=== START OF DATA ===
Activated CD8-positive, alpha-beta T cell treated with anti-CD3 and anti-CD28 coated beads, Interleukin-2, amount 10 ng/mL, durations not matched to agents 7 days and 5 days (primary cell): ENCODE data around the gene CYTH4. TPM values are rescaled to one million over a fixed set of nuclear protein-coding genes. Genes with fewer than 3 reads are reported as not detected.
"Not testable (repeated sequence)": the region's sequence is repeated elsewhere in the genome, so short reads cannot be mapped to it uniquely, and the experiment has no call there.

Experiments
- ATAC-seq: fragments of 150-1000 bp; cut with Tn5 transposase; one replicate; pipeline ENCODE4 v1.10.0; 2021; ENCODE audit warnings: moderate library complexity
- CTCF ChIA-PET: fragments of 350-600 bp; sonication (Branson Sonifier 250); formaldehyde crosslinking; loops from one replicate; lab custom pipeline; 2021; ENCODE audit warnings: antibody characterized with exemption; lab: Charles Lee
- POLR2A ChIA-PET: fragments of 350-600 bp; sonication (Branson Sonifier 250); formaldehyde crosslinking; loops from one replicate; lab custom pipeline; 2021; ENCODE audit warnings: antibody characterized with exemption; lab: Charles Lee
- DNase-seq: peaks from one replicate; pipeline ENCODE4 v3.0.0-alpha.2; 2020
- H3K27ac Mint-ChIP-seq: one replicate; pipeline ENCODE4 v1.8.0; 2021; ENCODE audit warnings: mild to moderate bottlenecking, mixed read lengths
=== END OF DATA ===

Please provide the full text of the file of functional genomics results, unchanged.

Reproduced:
Activated CD8-positive, alpha-beta T cell treated with anti-CD3 and anti-CD28 coated beads, Interleukin-2, amount 10 ng/mL, durations not matched to agents 7 days and 5 days (primary cell): ENCODE data around the gene CYTH4. TPM values are rescaled to one million over a fixed set of nuclear protein-coding genes. Genes with fewer than 3 reads are reported as not detected.
"Not testable (repeated sequence)": the region's sequence is repeated elsewhere in the genome, so short reads cannot be mapped to it uniquely, and the experiment has no call there.

Experiments
- ATAC-seq: fragments of 150-1000 bp; cut with Tn5 transposase; one replicate; pipeline ENCODE4 v1.10.0; 2021; ENCODE audit warnings: moderate library complexity
- CTCF ChIA-PET: fragments of 350-600 bp; sonication (Branson Sonifier 250); formaldehyde crosslinking; loops from one replicate; lab custom pipeline; 2021; ENCODE audit warnings: antibody characterized with exemption; lab: Charles Lee
- POLR2A ChIA-PET: fragments of 350-600 bp; sonication (Branson Sonifier 250); formaldehyde crosslinking; loops from one replicate; lab custom pipeline; 2021; ENCODE audit warnings: antibody characterized with exemption; lab: Charles Lee
- DNase-seq: peaks from one replicate; pipeline ENCODE4 v3.0.0-alpha.2; 2020
- H3K27ac Mint-ChIP-seq: one replicate; pipeline ENCODE4 v1.8.0; 2021; ENCODE audit warnings: mild to moderate bottlenecking, mixed read lengths